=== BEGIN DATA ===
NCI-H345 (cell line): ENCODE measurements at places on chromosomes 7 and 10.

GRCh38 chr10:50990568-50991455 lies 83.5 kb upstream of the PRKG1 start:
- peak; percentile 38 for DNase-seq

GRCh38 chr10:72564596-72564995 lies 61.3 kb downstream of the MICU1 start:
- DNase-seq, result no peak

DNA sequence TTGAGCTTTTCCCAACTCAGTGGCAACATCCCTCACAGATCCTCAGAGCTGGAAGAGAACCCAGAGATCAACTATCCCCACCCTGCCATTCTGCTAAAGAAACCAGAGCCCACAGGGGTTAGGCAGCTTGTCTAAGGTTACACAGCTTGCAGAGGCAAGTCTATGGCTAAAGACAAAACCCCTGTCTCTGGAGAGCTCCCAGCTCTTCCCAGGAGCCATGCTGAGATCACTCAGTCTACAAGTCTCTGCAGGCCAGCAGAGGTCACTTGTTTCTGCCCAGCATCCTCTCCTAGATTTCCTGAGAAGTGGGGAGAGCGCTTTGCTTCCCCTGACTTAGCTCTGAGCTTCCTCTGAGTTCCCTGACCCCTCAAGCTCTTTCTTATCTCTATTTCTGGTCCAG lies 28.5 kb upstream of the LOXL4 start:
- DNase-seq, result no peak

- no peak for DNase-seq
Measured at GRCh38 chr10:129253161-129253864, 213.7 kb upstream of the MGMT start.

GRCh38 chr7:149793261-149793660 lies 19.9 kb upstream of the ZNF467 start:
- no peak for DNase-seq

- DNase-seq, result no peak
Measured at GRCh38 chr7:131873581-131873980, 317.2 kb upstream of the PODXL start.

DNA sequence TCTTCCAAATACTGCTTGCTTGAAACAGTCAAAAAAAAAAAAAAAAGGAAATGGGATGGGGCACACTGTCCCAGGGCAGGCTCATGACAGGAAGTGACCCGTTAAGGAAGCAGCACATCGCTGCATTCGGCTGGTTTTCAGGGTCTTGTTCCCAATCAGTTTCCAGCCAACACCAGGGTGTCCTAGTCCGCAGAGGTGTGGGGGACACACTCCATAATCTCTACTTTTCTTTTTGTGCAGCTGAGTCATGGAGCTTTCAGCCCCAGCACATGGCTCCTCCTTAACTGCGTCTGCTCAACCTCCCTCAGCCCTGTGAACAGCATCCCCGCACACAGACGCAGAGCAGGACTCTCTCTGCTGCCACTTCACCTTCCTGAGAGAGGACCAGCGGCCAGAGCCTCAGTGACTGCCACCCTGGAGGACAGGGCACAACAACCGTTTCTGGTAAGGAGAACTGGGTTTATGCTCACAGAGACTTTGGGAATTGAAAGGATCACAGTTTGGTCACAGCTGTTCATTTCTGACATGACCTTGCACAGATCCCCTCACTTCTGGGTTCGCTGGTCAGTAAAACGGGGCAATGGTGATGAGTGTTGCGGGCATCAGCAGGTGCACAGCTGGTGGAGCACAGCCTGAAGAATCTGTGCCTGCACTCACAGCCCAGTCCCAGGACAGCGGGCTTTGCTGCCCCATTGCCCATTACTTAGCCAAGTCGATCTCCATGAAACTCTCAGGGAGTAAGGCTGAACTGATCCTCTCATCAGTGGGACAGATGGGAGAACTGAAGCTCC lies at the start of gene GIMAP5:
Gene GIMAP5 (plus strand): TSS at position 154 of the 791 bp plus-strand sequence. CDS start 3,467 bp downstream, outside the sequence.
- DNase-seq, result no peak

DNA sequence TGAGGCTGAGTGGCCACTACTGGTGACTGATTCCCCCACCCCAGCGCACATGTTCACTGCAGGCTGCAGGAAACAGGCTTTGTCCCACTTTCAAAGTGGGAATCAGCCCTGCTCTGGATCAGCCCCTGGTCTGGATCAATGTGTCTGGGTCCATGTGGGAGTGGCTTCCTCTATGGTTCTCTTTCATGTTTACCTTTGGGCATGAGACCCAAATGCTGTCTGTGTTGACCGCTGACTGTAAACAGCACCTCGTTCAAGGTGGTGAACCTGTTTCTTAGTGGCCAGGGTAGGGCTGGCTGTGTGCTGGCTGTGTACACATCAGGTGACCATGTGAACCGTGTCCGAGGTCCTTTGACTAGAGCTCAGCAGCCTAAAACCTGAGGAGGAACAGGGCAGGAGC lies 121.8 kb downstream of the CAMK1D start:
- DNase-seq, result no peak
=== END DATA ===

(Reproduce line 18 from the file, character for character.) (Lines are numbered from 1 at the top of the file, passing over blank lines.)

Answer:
- DNase-seq, result no peak